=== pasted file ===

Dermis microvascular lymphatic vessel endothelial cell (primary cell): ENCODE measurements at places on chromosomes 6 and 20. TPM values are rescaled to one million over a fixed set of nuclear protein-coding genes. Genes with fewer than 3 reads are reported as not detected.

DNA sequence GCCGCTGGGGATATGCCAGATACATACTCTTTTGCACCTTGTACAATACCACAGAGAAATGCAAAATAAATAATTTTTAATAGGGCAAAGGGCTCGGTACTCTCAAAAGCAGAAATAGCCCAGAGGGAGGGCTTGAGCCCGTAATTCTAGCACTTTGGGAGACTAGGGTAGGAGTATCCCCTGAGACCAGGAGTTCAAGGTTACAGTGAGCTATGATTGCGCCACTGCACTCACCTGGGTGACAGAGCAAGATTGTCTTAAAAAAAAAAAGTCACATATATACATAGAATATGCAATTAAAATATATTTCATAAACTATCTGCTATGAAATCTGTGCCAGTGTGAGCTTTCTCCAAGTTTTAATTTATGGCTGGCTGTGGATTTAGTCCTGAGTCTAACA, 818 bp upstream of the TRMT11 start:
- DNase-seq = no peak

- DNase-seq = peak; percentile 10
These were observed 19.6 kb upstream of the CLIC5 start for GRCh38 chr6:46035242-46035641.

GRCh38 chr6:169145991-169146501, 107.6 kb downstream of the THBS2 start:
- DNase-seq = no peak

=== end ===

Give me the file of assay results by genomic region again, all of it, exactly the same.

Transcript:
Dermis microvascular lymphatic vessel endothelial cell (primary cell): ENCODE measurements at places on chromosomes 6 and 20. TPM values are rescaled to one million over a fixed set of nuclear protein-coding genes. Genes with fewer than 3 reads are reported as not detected.

DNA sequence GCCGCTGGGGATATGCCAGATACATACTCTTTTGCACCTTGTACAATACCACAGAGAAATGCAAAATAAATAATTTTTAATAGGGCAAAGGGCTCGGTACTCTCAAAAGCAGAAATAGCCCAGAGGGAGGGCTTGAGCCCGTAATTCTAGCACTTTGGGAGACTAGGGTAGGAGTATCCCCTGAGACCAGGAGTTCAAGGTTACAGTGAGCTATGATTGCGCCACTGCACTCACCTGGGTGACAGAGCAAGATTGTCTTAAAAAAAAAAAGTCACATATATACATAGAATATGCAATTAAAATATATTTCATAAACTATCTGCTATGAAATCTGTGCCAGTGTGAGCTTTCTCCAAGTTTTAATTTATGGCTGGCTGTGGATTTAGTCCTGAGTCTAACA, 818 bp upstream of the TRMT11 start:
- DNase-seq = no peak

- DNase-seq = peak; percentile 10
These were observed 19.6 kb upstream of the CLIC5 start for GRCh38 chr6:46035242-46035641.

GRCh38 chr6:169145991-169146501, 107.6 kb downstream of the THBS2 start:
- DNase-seq = no peak